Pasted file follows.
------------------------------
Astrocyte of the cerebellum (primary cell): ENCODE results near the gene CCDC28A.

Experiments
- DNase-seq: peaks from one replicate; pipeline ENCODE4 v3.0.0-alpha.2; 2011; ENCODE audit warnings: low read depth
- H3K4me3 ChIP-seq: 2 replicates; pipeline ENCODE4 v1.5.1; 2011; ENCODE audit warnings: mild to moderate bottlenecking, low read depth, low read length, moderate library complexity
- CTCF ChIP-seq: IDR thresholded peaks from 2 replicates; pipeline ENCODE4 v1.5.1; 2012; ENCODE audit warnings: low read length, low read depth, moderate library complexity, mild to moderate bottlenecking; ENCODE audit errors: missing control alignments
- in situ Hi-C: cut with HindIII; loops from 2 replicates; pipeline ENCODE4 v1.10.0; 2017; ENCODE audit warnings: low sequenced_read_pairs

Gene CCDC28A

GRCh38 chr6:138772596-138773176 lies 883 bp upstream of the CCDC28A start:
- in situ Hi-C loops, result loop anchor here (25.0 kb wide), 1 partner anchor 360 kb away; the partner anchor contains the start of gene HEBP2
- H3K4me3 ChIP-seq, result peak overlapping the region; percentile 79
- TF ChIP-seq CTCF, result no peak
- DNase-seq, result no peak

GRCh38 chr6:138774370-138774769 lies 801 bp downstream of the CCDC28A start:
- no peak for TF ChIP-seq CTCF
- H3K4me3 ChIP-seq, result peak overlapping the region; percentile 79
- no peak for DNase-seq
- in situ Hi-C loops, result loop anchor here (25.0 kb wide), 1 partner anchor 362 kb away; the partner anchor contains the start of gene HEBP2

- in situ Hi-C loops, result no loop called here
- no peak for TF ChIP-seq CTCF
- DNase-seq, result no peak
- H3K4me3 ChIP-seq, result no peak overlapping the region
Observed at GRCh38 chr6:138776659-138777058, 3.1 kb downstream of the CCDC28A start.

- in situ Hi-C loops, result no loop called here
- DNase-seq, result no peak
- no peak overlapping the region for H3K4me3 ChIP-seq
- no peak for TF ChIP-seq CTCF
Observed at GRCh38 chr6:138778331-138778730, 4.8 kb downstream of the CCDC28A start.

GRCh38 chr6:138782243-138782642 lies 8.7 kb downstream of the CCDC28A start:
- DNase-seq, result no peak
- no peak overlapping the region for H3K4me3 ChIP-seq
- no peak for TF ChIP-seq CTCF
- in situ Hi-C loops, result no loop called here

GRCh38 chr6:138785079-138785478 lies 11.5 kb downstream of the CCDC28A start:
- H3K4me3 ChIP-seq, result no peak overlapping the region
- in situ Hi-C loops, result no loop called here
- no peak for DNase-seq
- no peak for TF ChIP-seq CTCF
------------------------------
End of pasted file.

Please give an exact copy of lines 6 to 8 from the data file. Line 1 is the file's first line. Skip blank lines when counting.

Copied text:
- in situ Hi-C: cut with HindIII; loops from 2 replicates; pipeline ENCODE4 v1.10.0; 2017; ENCODE audit warnings: low sequenced_read_pairs

Gene CCDC28A

GRCh38 chr6:138772596-138773176 lies 883 bp upstream of the CCDC28A start: